A Chinese family has been reunited thanks to facial recognition software — 32 years after the boy was kidnapped and taken from his biological parents. Mao Yin was just two-year-old when he was abducted in 1988 outside a hotel in the city of Xi’an. His father left for a couple of minutes to get water and when he returned, Yin was gone.
According to Chinese state broadcaster CCTV, he was sold to a childless couple for the equivalent of $845 in today’s money. Yin grew up in the neighboring province of Sichuan and went to college before setting up an interior design business.
A Mother’s Search
For 32 years, Yin’s birth parents searched for him, handing out more than 100,000 missing child fliers. Yin’s mother, Li Jingzhi, appeared on many Chinese television shows to raise awareness about missing children across the country, hoping her son may see one of the shows.
According to CCTV, Yin did see her on television talking about her missing son and was moved by her. But, he never realized that he was the little boy she was searching for.
In 2007, Jingzhi began volunteering at “Baby Come Home,” a platform that helps locate kidnapped children. During her search, she followed 300 possible leads, but none led them to her son. Still, she didn’t give up hope.
A Break in the Case
After 32 years, police in Xian got a tip last month that a man in Sichuan province bought a child from Shaanxi in the late-1980s. From there, police used facial recognition to analyze a picture of the boy. The technology allowed them to develop a simulated image of what he would look like as an adult.
The photo was compared to photos in a national database. That national database was created in 2009 to fight human trafficking in China and has helped locate more than 6,300 missing children.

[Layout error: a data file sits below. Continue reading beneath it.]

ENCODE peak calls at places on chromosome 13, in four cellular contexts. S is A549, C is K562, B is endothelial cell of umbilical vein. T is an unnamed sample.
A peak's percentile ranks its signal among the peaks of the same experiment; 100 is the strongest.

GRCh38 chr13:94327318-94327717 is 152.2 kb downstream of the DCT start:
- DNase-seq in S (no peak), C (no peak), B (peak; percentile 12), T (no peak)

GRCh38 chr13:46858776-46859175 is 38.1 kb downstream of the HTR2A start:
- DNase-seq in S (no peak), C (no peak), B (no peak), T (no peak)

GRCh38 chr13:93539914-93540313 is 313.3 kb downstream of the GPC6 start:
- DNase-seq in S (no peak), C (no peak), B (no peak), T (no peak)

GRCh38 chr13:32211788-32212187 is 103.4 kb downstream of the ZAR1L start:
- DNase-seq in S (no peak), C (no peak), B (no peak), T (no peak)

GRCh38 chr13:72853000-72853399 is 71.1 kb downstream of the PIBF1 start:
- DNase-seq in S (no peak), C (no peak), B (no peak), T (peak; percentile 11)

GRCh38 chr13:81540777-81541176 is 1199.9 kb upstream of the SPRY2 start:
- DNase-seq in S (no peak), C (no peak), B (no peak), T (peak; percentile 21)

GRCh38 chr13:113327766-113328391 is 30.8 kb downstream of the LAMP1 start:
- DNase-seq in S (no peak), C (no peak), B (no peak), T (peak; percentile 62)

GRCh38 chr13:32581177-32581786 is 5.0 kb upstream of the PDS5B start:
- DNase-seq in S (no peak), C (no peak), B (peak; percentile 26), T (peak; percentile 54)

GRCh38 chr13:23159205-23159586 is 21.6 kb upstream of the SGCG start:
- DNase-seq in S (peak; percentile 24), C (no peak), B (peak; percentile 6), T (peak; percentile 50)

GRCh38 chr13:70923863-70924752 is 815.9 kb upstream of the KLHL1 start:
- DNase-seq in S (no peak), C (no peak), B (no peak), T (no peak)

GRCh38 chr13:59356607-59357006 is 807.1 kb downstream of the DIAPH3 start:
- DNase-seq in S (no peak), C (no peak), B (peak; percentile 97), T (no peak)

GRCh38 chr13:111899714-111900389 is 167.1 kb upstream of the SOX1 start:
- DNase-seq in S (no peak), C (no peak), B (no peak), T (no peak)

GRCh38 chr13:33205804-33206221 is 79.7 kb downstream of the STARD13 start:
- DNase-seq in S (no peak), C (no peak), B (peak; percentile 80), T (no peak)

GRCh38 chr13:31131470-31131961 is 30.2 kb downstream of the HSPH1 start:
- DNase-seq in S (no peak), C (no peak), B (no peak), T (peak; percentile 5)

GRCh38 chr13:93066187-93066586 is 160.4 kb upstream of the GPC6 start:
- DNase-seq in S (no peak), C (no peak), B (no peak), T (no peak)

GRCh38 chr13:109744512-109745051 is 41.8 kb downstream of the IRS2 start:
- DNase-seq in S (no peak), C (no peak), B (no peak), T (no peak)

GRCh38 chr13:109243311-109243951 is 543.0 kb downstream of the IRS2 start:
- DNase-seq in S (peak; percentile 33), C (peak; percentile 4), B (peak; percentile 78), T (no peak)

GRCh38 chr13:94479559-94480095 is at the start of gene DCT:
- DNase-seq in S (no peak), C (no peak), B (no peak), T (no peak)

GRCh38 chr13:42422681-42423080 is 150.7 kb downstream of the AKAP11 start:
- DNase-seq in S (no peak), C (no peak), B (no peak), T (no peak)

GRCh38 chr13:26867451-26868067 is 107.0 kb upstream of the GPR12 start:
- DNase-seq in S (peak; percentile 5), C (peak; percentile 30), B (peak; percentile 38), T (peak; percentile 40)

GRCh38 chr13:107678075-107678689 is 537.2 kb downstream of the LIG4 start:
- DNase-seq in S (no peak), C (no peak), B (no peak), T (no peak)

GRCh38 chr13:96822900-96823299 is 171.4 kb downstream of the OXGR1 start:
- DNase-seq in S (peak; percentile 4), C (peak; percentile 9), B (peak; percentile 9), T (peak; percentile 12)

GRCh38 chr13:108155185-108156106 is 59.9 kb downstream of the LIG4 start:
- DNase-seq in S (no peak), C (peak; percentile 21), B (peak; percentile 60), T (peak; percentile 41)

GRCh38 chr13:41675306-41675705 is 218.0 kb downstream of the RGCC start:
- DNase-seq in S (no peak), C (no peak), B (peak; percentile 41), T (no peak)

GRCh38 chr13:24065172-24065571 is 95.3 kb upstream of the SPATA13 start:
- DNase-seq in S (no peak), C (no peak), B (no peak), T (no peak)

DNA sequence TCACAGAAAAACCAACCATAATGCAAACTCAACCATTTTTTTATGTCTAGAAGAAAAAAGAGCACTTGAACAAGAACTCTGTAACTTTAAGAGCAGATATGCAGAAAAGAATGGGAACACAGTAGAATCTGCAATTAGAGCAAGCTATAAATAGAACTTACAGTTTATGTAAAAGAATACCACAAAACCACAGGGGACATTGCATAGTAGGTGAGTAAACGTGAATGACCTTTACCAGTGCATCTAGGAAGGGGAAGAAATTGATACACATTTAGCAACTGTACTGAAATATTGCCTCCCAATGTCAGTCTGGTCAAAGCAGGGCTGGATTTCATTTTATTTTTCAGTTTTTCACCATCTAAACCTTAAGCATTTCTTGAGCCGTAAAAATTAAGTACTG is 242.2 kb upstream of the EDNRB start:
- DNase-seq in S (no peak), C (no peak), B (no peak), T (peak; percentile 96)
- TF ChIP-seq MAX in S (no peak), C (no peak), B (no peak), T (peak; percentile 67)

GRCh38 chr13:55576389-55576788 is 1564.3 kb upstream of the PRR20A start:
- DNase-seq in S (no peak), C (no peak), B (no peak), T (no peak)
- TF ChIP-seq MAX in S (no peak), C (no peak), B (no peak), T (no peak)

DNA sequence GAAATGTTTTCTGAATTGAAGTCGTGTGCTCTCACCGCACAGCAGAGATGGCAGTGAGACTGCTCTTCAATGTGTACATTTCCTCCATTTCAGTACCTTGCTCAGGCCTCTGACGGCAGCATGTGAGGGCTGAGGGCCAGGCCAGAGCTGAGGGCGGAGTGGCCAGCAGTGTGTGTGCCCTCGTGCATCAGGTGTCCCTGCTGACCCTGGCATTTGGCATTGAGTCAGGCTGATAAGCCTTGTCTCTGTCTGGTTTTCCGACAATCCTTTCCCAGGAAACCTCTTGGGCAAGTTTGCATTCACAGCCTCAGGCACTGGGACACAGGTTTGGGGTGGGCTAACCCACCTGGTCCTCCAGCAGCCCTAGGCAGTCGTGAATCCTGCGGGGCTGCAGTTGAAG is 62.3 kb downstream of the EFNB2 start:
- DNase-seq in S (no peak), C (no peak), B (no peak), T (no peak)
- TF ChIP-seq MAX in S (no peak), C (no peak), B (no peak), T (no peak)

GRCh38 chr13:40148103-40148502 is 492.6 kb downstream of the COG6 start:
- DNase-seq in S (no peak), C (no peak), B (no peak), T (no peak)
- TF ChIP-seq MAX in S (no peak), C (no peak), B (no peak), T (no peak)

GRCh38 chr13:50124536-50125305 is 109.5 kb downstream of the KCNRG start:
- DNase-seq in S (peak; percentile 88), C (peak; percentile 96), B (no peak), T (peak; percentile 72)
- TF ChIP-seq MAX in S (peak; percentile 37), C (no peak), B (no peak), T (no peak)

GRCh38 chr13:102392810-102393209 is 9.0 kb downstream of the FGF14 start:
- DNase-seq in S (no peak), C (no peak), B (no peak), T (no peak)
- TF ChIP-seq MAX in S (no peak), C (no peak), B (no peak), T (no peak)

Police conducted a series of investigations and comparisons, and were eventually able to track down a man in Mianyang who looked like the computerized image of Yin. No details were given about the process of how the photos were compared, but a DNA test later confirmed that Yin was the missing boy from 1988.
A Family Reunited
Yin’s mother received the news that her son was found on Mother’s Day.
“This is the best gift I have ever got on Mother’s Day,” she told CCTV.
Earlier this week, the family was reunited. Yin called out to his mother and ran toward her as the family hugged and cried. The entire reunion was captured during a live news conference broadcast by CCTV.
Li held her son tightly and said, “I don’t want him to leave me anymore. I won’t let him leave me anymore.”
It looks like she is going to get her wish. Yin, who owns a home decoration business in Sichuan, said he would move to Xi’an to live with his biological parents.
Yin’s abduction remains under investigation. Police have not released any information about his adoptive parents.